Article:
Can doctors ever work together with insurance companies?

Recently, I had what I’d call a true banner day in my office. One late afternoon, after I had finished seeing patients, I had started in on that iniquitous pile of paperwork that awaits all of us doctors after office hours. As usual, I was finding the task alternately arduous (can my patient comfortably carry five-to-ten pounds for five-to-ten minutes?), rewarding (the patient does not have lupus), and monotonous (there is a reason why doctors’ signatures are so illegible). But then, something unexpected caught my eye: Right there, in a stack of neatly arrayed faxes and envelopes, were four insurance company approval letters in a row.

For anybody who has spent hours writing letters of appeal to insurance companies, and even more time on the phone waiting for that infamous peer to peer review, you know what I am talking about. But just in case, let me translate: A medication, infusion, MRI, or cat scan I ordered for my patient was approved without objection, qualification, or condition. In my experience, outcomes like this have become rarer and rarer, leaving me to wonder what’s crazier, the fact that this happened, or that it is so noteworthy.

Let me go on record by saying that I truly, sincerely, and unabashedly love being a doctor. Even at its toughest, there are crystal clear moments of joy and triumph and gratitude for the simple act of healing. Yet there are decidedly days where I find myself sounding off at the water cooler about the frustrations of dealing with so much insurance paperwork. According to the Department of Labor, one out of every seven claims is initially denied. For us, that means going back over codes, placing phone calls, and ultimately resubmitting these claims, often on a wing and a prayer.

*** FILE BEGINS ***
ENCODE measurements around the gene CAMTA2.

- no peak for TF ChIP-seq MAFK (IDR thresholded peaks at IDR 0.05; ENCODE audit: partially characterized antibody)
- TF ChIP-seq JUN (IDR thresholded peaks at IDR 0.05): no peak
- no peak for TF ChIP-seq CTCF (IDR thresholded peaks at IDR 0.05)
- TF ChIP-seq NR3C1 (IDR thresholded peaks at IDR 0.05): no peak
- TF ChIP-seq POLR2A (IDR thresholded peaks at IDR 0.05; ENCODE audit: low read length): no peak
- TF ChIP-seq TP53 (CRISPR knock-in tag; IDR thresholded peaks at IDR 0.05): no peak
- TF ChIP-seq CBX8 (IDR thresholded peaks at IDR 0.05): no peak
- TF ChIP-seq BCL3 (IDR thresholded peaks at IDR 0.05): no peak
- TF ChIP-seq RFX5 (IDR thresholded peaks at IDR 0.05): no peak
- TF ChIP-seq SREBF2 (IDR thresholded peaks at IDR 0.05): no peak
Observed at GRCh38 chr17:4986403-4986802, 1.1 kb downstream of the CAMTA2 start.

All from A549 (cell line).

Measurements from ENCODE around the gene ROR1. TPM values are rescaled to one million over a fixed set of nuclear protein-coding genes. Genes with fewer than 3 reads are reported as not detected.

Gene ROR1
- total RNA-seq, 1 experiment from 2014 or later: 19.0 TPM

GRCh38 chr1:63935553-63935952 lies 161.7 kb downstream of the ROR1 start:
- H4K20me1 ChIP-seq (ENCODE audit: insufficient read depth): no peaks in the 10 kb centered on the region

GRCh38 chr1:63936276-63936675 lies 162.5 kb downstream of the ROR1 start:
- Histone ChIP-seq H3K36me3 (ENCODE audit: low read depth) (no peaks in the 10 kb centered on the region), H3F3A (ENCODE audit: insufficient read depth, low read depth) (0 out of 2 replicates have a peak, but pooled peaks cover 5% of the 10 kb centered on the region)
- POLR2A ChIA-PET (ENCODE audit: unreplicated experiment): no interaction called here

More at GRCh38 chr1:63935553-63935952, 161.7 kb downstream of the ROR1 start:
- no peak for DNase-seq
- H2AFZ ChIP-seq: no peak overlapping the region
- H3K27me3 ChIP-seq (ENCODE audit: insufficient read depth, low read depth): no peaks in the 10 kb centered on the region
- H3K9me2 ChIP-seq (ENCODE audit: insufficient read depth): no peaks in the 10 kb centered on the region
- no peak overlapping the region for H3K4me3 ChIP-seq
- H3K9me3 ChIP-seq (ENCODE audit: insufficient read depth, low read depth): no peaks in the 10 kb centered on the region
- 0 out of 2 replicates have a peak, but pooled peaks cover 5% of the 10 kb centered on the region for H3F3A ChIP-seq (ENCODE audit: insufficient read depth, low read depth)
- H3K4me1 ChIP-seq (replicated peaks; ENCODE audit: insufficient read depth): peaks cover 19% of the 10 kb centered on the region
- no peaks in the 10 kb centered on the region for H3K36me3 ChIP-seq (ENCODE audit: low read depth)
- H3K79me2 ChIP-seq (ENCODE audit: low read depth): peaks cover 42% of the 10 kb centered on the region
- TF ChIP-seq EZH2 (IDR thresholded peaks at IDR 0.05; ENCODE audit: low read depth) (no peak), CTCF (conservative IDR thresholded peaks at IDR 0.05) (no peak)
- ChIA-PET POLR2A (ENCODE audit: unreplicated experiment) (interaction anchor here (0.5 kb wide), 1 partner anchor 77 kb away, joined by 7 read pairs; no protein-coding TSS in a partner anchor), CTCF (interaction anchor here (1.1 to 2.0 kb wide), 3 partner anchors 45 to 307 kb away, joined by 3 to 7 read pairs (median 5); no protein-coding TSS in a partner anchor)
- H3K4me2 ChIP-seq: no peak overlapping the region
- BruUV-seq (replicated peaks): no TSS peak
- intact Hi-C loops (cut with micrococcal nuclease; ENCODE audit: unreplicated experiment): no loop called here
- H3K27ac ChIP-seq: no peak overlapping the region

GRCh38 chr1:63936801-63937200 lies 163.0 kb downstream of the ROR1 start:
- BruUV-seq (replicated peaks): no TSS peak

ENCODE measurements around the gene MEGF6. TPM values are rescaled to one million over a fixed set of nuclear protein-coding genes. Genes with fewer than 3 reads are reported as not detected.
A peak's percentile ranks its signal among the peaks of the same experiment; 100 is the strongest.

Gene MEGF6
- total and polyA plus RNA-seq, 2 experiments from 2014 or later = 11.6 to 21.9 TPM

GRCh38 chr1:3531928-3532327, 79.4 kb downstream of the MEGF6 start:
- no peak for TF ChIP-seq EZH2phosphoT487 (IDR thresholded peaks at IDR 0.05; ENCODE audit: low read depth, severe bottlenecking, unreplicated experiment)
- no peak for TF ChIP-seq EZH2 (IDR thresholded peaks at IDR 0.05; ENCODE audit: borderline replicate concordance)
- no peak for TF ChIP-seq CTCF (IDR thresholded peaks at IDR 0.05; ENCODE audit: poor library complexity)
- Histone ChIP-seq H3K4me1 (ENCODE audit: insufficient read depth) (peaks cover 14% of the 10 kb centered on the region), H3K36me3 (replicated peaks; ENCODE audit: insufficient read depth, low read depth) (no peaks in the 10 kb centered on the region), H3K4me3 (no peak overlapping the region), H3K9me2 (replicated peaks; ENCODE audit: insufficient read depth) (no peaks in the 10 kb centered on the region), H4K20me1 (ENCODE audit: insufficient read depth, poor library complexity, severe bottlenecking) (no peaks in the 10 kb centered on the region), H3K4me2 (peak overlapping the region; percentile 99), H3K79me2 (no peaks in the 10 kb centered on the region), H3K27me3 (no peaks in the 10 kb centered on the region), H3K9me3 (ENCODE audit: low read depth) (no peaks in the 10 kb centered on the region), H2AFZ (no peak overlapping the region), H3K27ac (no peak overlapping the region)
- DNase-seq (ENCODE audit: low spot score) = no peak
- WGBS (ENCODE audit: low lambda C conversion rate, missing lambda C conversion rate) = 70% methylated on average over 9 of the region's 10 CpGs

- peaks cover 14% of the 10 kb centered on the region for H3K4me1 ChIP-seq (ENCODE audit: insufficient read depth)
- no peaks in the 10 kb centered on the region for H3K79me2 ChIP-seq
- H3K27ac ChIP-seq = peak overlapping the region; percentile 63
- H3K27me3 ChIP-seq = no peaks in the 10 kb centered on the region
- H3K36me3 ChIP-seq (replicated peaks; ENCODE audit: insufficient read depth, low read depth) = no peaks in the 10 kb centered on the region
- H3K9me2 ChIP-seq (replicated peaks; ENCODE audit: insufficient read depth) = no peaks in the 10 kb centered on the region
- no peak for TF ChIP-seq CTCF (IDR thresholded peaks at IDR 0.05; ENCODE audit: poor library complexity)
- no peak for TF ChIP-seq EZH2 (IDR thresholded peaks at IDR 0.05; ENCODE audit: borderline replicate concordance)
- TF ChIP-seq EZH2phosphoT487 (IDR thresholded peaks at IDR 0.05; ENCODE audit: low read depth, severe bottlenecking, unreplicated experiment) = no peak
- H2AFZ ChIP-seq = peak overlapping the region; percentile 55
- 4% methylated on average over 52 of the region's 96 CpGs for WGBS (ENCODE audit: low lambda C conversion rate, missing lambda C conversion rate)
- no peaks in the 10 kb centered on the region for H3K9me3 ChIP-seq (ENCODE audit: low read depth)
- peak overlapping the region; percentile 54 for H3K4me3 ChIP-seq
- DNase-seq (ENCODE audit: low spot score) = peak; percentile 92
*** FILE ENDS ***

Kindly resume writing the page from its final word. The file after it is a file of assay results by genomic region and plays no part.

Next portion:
So where did it all go wrong? A few months ago, I read an editorial by another MD who, in referring to the moments when patients would get upset with him when tests and medications were not approved, wrote, “This is not what I went to medical school for.” Sardonic tone aside, he had a good point.

In medical school, we versed ourselves in path and biochemistry and gross anatomy, but there were no courses on how to “get your medications approved,” or “how to talk to insurance companies,” or maybe even “how to beat the system.” Instead, we were drilled the algorithms for treating community-acquired pneumonia, acute coronary syndrome, and neutropenic fever and hyponatremia. For years, we painstakingly practiced and rehearsed and perfected our bread-and-butter medicine. But as we went through our training, one elective, rotation, and course after another, we were not schooled in the business of medicine. Indeed, while were developing the skills to save lives, this felt like the anathema of our purpose.